The Solid Waste Authority of Palm Beach County is growing its waste-to-energy capacity to meet the demands of a growing population.
The Solid Waste Authority (SWA) of Palm Beach County, located in West Palm Beach, Fla., by all accounts is a model of a successful integrated waste management system. With recycling, composting, pelletizing and waste-to-energy capabilities, the SWA strives to capture as much value out of the waste stream as it possibly can.
The SWA is tasked with managing the waste disposal of Palm Beach County’s 1.3 million residents and 25,000 commercial customers. It also is responsible for waste collection in the county’s unincorporated areas, which make up about 50 percent of the county.
SWA Executive Director Mark Hammond will tell you, “We we may not have necessarily pioneered a lot of the disposal technologies that are out there, but we certainly have incorporated different techniques into our system.” He adds, “We take what we believe are some of the best methods out there and incorporate them into our operation.”
Situated on 1,300 acres of land in West Palm Beach, the SWA’s system for handling the county’s waste includes a landfill, a refuse-derived fuel (RDF) waste-to-energy (WTE) facility, a composting facility, a biosolids pelletizer, yard waste processing operation, a household chemical drop-off facility and a material recovery facility. SWA also owns six transfer stations throughout the county.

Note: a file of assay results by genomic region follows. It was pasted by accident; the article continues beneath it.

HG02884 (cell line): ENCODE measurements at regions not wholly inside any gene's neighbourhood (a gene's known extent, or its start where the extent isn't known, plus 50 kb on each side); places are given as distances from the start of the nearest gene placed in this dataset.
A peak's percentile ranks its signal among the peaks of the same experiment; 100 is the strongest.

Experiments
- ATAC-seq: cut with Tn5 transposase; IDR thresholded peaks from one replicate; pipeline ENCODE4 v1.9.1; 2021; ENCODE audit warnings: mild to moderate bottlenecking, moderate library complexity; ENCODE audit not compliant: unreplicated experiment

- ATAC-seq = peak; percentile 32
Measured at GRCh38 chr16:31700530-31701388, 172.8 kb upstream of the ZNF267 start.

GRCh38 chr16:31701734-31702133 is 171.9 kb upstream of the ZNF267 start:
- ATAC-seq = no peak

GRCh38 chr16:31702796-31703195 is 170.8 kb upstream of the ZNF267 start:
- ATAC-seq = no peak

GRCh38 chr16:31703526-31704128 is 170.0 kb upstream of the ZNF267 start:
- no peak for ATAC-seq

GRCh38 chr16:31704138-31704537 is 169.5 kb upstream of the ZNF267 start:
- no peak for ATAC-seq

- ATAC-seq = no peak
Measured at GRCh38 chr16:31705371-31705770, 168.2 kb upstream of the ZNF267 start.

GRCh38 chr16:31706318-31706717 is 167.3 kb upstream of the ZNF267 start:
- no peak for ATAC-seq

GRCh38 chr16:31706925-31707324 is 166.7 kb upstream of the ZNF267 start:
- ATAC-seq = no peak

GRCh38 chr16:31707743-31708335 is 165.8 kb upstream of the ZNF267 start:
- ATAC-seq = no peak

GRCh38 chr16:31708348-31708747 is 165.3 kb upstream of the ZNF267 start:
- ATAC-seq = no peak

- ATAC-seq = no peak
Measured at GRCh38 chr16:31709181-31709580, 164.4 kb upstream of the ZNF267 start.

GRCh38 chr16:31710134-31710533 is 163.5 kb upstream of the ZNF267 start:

Solid Waste Authority of Palm Beach County at a Glance:
Executive director: Mark Hammond
No. of employees: 384 direct employees; contract employees make up 60 percent of the authority’s workforce, including 160 Babcock & Wilcox employees at the waste-to-energy (WTE) facility; other contracted employees handle the recovered material processing facility, biosolids pelletizer and hauling operations
Assets: 1,300 acres consisting of a landfill; two waste-to-energy facilities (one under construction); maintenance facilities; a biosolids pelletizer; a composting operation; a yard waste processing operation; a household chemical drop-off facility; a material recovery facility; a 400-acre preserve; and six off-site transfer stations
Services provided: solid waste disposal as well as hauling in unincorporated parts of Palm Beach County
Waste-to-Energy Capacity: 2,000 tons per day (TPD) at Palm Beach Renewable Energy Facility No. 1; 3,000 TPD at Palm Beach Renewable Energy Facility No. 2, expected to be complete in 2015
Energy Produced: 34,000 megawatt hours per month at existing WTE facility; an additional 45,000 will be produced at the No. 2 facility
“We have many ways to deal with solid waste, from recycling to waste-to-energy, so that at the end of the day as little material goes into the landfill as possible,” explains Hammond. The biosolids pelletizer turns sludge from the wastewater treatment plant waste into a fertilizer additive. The pelletizer uses landfill gas as energy in its drying process.
The SWA generates revenue in four main ways: by a tax assessment on residents in which the cost of collection is added on for residents in unincorporated areas; through the sale of recyclables; through electricity generation at the WTE facility; and tipping fees. As a way to encourage recycling for businesses, the SWA charges a tip fee to its commercial accounts for landfill disposal.
Ahead of the Curve
Hammond began his career in solid waste in Upstate New York back in the 1970s, at a time when he says every community had its own landfill. New York began to require counties take responsibility for solid waste disposal. Within 10 years, Cattaraugus County, New York, closed more than 300 community and private dumps, constructed two landfills and began a recycling operation and WTE facility. Hammond then decided to put his expertise to work in West Palm Beach.